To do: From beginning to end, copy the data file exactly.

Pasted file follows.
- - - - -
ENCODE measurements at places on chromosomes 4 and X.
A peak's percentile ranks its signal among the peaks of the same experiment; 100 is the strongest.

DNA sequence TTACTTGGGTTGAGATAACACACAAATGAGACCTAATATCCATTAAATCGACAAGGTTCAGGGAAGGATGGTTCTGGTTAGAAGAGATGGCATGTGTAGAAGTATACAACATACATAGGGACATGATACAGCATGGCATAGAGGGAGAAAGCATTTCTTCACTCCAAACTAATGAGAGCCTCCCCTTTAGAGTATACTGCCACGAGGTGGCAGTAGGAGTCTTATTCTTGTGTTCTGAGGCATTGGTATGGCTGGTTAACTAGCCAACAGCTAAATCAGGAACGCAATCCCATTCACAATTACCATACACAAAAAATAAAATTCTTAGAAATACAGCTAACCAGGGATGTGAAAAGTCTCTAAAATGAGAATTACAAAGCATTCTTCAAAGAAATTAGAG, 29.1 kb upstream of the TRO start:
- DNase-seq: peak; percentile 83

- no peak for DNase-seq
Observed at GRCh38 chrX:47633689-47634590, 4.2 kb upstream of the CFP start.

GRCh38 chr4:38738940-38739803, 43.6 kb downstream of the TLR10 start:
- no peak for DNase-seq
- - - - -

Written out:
ENCODE measurements at places on chromosomes 4 and X.
A peak's percentile ranks its signal among the peaks of the same experiment; 100 is the strongest.

DNA sequence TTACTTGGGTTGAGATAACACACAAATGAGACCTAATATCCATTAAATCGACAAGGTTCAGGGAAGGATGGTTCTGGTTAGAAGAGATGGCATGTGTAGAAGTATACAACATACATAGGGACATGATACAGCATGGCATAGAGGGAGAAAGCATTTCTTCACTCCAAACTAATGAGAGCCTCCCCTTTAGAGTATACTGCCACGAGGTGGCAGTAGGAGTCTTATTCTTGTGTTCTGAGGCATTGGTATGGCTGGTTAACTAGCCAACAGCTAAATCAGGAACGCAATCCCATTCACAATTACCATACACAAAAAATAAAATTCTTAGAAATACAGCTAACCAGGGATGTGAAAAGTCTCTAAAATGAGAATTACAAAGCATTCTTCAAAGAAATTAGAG, 29.1 kb upstream of the TRO start:
- DNase-seq: peak; percentile 83

- no peak for DNase-seq
Observed at GRCh38 chrX:47633689-47634590, 4.2 kb upstream of the CFP start.

GRCh38 chr4:38738940-38739803, 43.6 kb downstream of the TLR10 start:
- no peak for DNase-seq